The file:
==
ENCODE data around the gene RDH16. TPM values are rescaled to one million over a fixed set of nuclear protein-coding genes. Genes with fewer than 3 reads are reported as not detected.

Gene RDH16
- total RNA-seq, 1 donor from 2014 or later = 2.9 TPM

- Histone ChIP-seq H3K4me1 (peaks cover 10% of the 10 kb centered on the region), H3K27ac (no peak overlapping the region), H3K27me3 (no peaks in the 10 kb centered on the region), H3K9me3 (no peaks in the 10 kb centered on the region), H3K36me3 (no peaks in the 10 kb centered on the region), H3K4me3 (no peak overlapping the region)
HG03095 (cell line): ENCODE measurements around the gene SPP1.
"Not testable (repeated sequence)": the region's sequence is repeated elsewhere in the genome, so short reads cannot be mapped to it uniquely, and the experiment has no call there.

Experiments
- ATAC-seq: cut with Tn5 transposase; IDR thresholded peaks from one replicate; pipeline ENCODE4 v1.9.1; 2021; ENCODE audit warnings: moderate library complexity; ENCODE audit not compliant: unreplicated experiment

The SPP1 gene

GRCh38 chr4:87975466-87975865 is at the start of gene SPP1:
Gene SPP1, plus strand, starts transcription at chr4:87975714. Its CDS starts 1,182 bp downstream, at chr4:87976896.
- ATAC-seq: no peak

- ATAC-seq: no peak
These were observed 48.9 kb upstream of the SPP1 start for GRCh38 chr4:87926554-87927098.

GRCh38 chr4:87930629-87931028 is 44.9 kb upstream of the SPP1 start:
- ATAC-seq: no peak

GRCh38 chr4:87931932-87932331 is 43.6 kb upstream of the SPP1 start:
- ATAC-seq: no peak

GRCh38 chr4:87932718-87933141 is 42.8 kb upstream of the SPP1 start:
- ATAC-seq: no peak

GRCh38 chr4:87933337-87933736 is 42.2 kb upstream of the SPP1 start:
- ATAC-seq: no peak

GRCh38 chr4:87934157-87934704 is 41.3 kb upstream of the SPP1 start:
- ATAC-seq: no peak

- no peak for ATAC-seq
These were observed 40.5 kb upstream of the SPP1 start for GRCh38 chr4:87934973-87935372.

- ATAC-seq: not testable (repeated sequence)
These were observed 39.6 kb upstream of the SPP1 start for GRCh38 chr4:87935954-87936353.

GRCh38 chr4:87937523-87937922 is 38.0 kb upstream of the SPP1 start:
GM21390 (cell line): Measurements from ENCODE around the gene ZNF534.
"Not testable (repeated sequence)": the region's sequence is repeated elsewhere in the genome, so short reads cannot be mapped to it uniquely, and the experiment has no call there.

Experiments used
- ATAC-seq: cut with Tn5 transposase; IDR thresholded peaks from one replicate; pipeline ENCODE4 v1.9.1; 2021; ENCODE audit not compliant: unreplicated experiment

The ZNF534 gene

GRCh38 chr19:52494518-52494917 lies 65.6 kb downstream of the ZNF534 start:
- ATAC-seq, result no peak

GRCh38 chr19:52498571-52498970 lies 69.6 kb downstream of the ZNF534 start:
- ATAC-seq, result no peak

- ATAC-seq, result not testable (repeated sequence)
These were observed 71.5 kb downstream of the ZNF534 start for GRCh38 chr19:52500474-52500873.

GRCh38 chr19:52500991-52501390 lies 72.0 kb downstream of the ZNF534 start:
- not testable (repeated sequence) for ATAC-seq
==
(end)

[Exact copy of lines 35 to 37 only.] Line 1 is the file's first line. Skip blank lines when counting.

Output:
GRCh38 chr19:52494518-52494917 lies 65.6 kb downstream of the ZNF534 start:
- ATAC-seq, result no peak

GRCh38 chr19:52498571-52498970 lies 69.6 kb downstream of the ZNF534 start: